The holidays mean spending time with family and friends—and for many families, this calls for travel, travel, and more travel. Even if you live across the street from your parents, the question of whom you are spending the holidays with can come into play. Do you eat dinner at your parents' house and drive over to enjoy dessert with your in-laws?
Whether you're pregnant, are raising little ones, or have older children, holiday visits can become an adventure in diplomacy. Despite the guilt trips you may have to endure, you should keep your priorities in order and your immediate family your top concern.
Travel on Off Days
You should first decide what will make the holidays meaningful for you and your family. Would you rather your children have memories of the highway or of Grandma's house the day after Thanksgiving, Christmas, or Hanukkah, when traveling is almost always easier, faster, and more convenient?
Even though it may be scary or ruffle some feathers you might want to play hostess. This solution allows you to invite both sides of the family and possibly friends. True, you might have to pull the turkey baster out of your mother-in-law's hand with the jaws of life before she'll give up the role of hostess. Yet, for stress relief it might be worth it to extend an invitation. As your family and extended family grow, compromises will need to be made and traditions changed.
For many families, this will be no small task: You'll need to check everyone's schedule to make sure that other family members will be there. But with a little extra planning, you can spend some special holiday time with the entire family.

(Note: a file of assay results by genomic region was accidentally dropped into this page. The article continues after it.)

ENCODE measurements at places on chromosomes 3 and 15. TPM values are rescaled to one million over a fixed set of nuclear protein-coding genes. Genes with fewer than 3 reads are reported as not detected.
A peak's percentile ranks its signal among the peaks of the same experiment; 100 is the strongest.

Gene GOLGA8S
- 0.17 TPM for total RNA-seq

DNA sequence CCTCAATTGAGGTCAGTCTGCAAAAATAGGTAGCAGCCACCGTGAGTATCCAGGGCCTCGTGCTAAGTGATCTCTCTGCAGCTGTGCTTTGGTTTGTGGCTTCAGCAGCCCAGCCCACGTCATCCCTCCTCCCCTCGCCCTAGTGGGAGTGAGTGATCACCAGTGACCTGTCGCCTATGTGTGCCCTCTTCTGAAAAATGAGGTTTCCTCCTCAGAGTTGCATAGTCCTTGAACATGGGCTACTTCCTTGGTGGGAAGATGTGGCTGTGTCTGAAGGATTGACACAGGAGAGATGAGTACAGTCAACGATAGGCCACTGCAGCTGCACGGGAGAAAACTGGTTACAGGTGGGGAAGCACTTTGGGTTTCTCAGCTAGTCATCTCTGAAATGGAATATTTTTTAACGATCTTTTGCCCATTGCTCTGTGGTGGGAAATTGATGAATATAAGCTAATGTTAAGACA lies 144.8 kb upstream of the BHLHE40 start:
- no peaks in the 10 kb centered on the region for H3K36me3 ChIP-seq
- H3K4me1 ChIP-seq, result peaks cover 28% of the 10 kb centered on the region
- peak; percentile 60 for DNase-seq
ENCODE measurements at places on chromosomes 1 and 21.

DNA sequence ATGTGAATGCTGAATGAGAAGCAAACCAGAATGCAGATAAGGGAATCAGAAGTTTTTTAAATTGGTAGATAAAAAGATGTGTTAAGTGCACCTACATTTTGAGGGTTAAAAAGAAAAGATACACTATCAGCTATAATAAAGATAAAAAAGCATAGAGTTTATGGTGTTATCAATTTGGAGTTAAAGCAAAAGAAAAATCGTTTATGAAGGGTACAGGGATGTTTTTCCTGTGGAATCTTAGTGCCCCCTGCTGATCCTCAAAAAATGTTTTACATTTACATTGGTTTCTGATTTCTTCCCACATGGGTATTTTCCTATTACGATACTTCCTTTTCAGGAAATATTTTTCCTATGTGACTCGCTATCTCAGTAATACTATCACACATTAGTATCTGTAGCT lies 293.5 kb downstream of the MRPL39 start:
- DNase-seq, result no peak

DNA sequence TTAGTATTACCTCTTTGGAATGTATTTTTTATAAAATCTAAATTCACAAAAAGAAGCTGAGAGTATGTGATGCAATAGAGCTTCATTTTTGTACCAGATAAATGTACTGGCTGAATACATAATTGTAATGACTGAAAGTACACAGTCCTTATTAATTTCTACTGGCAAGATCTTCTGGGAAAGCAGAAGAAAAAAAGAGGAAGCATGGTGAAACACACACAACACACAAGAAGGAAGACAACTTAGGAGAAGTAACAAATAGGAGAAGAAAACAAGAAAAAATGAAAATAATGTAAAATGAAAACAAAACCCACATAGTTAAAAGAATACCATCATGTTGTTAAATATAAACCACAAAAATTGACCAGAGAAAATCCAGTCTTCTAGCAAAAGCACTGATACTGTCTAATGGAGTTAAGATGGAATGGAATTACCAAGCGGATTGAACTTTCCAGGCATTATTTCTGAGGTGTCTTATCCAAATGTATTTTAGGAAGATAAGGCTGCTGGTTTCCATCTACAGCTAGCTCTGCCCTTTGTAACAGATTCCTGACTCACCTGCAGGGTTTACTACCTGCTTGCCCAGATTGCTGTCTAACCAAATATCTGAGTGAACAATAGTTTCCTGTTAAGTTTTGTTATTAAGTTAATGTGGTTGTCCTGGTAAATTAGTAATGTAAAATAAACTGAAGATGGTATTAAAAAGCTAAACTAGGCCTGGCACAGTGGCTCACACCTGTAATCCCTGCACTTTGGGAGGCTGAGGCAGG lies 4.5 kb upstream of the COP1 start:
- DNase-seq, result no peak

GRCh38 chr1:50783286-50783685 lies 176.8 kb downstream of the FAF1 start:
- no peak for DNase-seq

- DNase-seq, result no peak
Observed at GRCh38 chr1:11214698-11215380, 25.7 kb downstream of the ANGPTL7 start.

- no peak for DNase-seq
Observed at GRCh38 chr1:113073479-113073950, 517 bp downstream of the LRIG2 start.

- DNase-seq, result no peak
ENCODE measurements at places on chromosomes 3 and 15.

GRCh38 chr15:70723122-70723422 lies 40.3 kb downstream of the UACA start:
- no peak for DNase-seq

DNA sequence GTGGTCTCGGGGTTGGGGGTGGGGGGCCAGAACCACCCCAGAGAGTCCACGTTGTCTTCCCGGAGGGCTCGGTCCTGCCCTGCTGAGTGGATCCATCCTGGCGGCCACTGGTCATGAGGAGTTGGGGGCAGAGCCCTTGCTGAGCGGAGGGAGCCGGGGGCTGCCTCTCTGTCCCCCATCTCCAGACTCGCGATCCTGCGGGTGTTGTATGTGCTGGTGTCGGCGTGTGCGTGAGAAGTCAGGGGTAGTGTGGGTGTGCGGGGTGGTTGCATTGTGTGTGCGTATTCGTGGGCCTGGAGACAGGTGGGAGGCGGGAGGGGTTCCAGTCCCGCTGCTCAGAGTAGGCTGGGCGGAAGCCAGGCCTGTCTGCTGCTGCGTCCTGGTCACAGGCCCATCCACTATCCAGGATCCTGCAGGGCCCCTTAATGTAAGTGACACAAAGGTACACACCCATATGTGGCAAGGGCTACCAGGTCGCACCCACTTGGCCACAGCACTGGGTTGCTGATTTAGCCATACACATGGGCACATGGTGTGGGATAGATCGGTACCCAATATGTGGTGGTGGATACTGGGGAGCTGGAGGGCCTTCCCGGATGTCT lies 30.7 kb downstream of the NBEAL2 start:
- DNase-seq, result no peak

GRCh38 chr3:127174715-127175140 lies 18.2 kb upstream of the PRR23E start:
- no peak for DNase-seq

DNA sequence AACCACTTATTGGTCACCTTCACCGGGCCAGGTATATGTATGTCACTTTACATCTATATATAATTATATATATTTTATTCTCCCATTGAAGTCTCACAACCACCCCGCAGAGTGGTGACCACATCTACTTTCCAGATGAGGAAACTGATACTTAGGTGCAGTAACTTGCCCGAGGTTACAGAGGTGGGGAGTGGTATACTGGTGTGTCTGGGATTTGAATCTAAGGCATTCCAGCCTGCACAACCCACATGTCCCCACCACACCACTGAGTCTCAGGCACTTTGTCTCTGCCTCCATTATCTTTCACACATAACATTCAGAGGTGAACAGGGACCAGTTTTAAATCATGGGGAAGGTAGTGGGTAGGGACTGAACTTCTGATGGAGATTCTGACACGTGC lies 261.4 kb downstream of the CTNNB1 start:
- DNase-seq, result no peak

Celebrate ... in the Summer?
Is your family far flung across the country (or the world)? Try planning for a big family reunion in June after the kids get out of school or when you can take a fair amount of vacation time off from work.
Watch the kids climb trees in the city park, pitch tents at a local campground, or host a backyard barbeque. It is easy to lose the meaning of the holidays when trying to bend time. Being a little creative can help you rediscover the magic of the season.
Have a Low-Key, Lock-In!
Instead of stressing over who will share your turkey dinner or where you'll be sleeping after you've stuffed yourself on pumpkin pie, consider instead a casual family lock-in.
Rather than traveling, let your extended family know that you and the children will be enjoying a pajama day at home roasting turkey, baking potatoes, and playing board games or cuddling up on the couch with a tub of popcorn while watching your favorite Disney DVDs. Or plan a family holiday date: Bundle up and go for a walk, take a day trip to a close-by attraction, plan a family bake off, or gather around the kitchen table and create art projects (or make holiday gifts) together. Of course, feel free to extend an invite to nearby family members, but don't play hostess; instead, relax and let family know that having no formal plan is your plan, but they're welcome to join you (pajamas and all!).
Plan another time to visit family, offer to host a small family get-together (at a time when travel won't be so hectic or expensive), and instead take this holiday off to focus on your children, your partner, and yourself.
Remember, if the biggest problem you have this season is whose house to visit, then you should consider yourself blessed. Make these holidays special for everyone involved by allowing yourself enough time. Planning now can save you much stress later!